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By Emmanuel Narokobi

As some of you may know, I’m the current President of the University Rugby Union Club or otherwise known as the ‘Piggies’. We are based at the University of Papua New Guinea (UPNG) and our club mainly consists of players from UPNG and Gerehu. We have 4 male grades and one female grade.

Photograph
The 1965 Aduni Rugby 15. Back Row L-R: Jack Karukaru, (Sir) Elton Brasch, Kondra Isolde, Bill Gammage (I think), (Sir) John Kaputin, Bill Warren, ??, (Sir) Robbie Namaliu, (Sir) Tony Siaguru. Front Row L-R: ??, Lepesang Meli, (Sir) Joe Nombri, Tekure Agelavu, ?? Minsen Peni, ??. Need some help to identify the ??’s. The persons later Knighted have their titles in brackets). (See more old rugby pics here).

Our club was established in 1965 1964 and was originally called Aduni (which was an abbreviation of Admin College and University). Over the years much has changed, like our name changing to ‘University’ but at the same time allot also remained unchanged like the constant requirement for funds and good management. I took over the job in 2004 and it’s been 5 years of growing and learning on and off the field for me and everyone else at the club. I’ve seen the club grow from the days when we had only one set of torn jersies to share among 3 grades in a day. So by the time the A grade was ready to run on the jersies were already heavy and wet from the sweat of the younger grades.

It has not been an easy road and I recall having a chat with a Chiefs player a month ago who commented about how lucky we were to have a winning side and sponsorships. I had to remind him that what we have so far did not come overnight. Obviously our greatest achievement at the club so far for us has been the last two years of winning the Premiership Grand Finals. But it took us 11 years to win a premiership since our last one in 1995. Yet even after winning games like that you still have to get the admin side of the club working so that you can take care of players medical etc and then you have to maintain what you have and try to build that further.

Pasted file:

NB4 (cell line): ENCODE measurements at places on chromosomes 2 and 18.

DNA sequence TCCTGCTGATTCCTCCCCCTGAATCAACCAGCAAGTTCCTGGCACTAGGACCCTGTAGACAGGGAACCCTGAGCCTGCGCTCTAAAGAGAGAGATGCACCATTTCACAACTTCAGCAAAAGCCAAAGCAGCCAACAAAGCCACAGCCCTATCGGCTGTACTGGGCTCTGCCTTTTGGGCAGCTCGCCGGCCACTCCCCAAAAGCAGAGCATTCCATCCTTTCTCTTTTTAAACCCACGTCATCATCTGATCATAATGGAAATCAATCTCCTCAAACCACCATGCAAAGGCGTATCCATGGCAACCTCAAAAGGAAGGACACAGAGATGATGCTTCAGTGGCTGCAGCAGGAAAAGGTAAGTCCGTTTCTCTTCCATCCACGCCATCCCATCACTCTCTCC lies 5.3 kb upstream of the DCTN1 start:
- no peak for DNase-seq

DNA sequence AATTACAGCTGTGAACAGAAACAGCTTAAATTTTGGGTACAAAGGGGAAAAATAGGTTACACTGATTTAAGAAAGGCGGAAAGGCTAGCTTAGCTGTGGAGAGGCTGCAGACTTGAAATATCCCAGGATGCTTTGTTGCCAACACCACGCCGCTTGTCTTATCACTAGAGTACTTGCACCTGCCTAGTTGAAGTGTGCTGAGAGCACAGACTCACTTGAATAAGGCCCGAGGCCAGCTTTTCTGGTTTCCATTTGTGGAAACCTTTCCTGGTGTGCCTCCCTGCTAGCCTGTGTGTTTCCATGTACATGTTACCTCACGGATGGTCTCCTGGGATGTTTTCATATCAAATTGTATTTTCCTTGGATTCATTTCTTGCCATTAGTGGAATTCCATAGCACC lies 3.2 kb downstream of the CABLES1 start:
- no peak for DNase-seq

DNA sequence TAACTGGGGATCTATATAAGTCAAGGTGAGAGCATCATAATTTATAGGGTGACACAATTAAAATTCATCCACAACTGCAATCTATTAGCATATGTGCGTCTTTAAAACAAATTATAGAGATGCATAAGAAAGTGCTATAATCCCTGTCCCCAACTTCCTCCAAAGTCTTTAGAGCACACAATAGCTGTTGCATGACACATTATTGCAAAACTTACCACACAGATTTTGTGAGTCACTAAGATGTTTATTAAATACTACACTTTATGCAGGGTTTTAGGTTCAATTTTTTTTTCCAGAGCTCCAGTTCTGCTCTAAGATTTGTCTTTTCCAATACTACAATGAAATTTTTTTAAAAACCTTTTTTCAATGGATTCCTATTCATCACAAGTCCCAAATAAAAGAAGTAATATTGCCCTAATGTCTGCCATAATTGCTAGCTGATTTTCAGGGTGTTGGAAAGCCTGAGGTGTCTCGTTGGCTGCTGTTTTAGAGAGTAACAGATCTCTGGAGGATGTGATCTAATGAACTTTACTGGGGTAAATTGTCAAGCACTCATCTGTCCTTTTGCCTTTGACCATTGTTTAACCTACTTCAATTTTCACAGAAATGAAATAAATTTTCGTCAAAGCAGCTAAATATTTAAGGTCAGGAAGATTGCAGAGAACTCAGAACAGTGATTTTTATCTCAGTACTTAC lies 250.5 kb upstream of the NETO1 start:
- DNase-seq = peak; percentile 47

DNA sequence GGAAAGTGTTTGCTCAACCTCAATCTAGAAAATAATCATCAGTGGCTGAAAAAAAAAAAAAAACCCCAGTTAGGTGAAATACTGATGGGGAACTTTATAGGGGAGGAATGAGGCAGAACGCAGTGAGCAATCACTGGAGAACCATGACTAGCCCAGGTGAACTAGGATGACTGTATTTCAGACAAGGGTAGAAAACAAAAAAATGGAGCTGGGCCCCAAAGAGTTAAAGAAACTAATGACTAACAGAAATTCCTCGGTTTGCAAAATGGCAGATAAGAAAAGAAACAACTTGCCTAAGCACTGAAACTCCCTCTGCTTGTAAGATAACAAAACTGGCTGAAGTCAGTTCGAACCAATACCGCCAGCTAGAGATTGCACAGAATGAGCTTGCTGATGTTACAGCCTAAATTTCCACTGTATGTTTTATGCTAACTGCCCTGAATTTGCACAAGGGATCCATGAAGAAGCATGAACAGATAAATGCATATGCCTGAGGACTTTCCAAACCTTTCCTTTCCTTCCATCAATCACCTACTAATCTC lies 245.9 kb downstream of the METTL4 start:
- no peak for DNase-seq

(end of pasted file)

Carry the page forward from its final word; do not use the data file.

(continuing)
So to kick start 2008, we are truly thankful to Beatrice Mahuru, Mr. Wayne Honeyset and Mr. Syd Yates of Kina Finance Limited under their brand EsiLoan in accepting our offer to be our sponsors for 2008-2009. Below is a word from our sponsors which was released at the media launch.

http://www.masalai.net/clients/kina/esiloan.jpg

Kina Finance Limited, through its EsiLoan Brand is proud to be the Exclusive Gold Sponsor of the University Rugby Union Club, known as the Piggies. With our sponsorship investment of K25,000, the team will now be officially the EsiLoan Piggies.

EsiLoan has had a long association with sports in Papua New Guinea, and Rugby Union is one of the sporting codes we have been behind. At Kina, we value the principals of sports. Sport is an integral part of just about every community, every province, and every country. In one way or another, everyone is involved in sports or some sort, whether they’re playing or watching or just knows someone who does either.